Nursing Professor Tami Wyatt grew up watching relatives who were nurses and wanting to be like them.
Her daughter, Rachael, tried to squelch the desire to follow in those footsteps—until she arrived at UT and decided nursing really was for her.
A UT faculty member since 2004, Wyatt holds the Torchbearer Professorship in Nursing in the College of Nursing. She is the assistant dean, director of graduate studies, chair of the master’s program, and co-director of the Health Information Technology and Simulation (HITS) Lab. She is also a fellow of the American Academy of Nursing.
Rachael earned her bachelor’s degree in nursing in 2015 and now works in the Neonatal Intensive Care Unit at Erlanger Children’s Hospital in Chattanooga.
As a teenager, Wyatt heard her sister-in-law and her friends telling great stories about being nurses. That inspired her to pursue nursing, and once she was in nursing school, she realized she had a knack for education.
“When I became a nurse, I enjoyed the evening shift the most because I worked with families and taught them basic care of their loved ones and information about their health and wellness,” she said.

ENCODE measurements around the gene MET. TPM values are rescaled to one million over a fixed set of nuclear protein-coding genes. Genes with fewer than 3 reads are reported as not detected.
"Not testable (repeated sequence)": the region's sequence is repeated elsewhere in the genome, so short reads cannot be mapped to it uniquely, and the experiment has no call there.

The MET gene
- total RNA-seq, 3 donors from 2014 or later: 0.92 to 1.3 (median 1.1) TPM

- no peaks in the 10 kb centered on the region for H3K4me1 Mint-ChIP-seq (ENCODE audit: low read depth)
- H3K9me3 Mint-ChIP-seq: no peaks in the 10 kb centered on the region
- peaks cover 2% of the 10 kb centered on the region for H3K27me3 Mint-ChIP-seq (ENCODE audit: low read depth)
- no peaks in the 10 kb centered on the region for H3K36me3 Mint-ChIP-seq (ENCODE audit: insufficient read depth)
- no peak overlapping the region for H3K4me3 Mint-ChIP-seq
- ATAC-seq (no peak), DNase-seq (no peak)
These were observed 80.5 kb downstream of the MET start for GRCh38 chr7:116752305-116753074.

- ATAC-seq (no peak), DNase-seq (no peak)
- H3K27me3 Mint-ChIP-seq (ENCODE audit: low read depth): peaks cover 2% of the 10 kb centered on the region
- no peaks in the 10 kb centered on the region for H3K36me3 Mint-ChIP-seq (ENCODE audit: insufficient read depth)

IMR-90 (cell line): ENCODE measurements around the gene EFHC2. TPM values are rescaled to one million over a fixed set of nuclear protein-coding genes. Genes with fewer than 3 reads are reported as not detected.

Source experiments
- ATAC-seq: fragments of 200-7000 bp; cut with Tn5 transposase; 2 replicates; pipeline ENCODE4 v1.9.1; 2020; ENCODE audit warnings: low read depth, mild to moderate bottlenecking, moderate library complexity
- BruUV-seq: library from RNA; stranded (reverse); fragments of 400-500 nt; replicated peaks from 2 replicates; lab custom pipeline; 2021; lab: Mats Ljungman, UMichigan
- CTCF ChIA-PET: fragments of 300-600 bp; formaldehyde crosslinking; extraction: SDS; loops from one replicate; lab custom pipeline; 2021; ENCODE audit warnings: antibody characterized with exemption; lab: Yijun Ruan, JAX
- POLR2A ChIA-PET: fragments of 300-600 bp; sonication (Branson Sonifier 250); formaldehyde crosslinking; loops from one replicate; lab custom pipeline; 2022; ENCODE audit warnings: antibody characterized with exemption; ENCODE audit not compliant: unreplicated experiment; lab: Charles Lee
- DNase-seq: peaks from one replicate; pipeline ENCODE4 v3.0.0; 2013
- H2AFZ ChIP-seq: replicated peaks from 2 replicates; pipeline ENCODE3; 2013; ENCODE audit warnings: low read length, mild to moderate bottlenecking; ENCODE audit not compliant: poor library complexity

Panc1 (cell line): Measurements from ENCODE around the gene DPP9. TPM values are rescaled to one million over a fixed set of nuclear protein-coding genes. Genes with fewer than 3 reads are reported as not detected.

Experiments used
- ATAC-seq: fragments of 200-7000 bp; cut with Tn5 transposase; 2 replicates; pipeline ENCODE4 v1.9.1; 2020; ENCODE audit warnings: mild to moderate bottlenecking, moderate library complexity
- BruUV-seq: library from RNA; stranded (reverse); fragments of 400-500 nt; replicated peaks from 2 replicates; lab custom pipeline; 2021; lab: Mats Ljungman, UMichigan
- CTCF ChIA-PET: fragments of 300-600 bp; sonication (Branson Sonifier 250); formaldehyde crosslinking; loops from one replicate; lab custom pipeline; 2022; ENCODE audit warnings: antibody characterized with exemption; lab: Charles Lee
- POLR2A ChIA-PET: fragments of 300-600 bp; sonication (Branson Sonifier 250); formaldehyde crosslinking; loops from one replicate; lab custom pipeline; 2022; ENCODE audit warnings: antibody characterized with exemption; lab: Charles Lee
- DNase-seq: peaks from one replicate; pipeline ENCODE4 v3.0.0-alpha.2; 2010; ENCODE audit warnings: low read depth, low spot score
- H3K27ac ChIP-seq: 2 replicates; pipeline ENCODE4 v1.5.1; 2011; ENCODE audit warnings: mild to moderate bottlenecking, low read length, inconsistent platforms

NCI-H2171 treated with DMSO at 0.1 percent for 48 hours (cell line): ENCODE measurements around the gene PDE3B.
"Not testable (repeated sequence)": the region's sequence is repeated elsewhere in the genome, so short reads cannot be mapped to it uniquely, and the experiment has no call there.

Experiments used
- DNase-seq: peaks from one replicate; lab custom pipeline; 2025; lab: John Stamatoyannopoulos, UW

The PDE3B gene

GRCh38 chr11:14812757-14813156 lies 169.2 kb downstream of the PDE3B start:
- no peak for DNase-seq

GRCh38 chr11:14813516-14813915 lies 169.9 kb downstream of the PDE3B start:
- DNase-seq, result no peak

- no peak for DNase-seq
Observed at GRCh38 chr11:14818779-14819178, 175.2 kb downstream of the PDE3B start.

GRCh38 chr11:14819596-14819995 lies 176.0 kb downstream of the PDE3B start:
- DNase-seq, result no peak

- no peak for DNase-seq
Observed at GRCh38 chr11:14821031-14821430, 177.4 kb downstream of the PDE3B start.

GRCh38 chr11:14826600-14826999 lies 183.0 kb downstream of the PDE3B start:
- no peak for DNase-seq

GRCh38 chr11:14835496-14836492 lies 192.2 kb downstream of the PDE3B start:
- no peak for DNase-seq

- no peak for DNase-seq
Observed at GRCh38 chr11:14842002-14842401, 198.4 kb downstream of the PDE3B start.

Rachael, though, struggled with her the decision to become a nurse.
“It felt like my career was already slightly chosen for me. I fought it as a teen. I wanted nothing to do with nursing, if only to be bold,” she said. “In the end, you can’t deny what seems inevitable.”
Now Rachael loves her career choice.
“I take care of very small and very sick preemie babies. They are the strongest fighters we’ll ever know. There’s nothing quite as satisfying as seeing a very sick patient, on the verge of dying, get better and get discharged.”
Wyatt said she was thrilled when her daughter chose nursing.
“My daughter is much more mature and wise than I was at her age,” she said. “She worked hard in nursing school and is more directed in her goals and aspirations than me. She will go far.”
As Mother’s Day approaches, Rachael has this to say to her mom:
“My mom is my most treasured friend, confidante, my most talented and versatile role model, and so very wise. As life usually goes, one day you realize who you are, and it’s exactly like your mother. Your goals, attitude, characteristics, mannerisms, and even physical appearance—it seems to happen overnight! I am often told that I’m ‘just like my mother’ and I couldn’t be more proud of that.”